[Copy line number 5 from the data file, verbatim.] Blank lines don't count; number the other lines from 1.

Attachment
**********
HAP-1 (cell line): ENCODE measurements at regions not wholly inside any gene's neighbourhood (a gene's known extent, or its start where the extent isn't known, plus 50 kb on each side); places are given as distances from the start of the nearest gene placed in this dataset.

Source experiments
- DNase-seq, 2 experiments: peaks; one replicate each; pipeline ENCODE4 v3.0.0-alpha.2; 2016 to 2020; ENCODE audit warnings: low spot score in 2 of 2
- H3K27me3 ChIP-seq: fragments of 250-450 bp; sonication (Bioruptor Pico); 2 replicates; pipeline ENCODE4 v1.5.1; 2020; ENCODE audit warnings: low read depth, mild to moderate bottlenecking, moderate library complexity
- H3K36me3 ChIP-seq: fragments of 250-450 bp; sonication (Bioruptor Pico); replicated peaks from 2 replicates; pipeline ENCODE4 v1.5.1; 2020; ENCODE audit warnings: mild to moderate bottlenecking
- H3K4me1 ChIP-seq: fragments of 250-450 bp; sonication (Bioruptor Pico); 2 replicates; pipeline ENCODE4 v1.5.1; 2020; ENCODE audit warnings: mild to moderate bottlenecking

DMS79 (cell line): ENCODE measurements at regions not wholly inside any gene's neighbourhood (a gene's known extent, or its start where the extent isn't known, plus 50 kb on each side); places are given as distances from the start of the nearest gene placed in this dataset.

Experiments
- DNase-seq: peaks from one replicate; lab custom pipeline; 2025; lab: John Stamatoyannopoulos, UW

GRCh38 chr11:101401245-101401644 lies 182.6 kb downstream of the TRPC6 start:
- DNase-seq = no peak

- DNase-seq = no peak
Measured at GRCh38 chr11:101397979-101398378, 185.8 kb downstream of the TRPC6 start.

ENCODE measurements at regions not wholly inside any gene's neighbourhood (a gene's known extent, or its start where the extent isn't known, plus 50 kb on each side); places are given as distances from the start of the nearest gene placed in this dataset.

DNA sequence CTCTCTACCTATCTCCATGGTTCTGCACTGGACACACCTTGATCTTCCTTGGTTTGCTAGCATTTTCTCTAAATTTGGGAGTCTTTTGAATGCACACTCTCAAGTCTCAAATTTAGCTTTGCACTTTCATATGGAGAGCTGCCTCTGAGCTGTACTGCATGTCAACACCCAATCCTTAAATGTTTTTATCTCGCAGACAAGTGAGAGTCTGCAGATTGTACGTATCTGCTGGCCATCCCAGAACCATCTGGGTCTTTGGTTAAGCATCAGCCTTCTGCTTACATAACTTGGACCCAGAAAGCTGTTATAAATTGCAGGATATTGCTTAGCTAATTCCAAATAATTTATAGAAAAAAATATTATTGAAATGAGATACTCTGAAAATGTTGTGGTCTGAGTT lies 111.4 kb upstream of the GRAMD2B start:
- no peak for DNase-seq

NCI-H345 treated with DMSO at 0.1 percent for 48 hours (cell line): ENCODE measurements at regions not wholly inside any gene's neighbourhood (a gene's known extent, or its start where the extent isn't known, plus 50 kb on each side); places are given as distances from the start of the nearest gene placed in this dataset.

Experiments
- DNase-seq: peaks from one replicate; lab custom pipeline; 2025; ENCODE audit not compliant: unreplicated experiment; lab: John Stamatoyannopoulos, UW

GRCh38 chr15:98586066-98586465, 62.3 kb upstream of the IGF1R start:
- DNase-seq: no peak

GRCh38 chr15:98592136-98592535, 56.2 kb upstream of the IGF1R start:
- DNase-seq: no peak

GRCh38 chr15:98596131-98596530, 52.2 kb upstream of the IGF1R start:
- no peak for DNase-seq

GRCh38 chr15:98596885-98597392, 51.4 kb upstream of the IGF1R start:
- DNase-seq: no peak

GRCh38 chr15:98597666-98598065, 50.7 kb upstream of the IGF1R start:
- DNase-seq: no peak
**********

- H3K36me3 ChIP-seq: fragments of 250-450 bp; sonication (Bioruptor Pico); replicated peaks from 2 replicates; pipeline ENCODE4 v1.5.1; 2020; ENCODE audit warnings: mild to moderate bottlenecking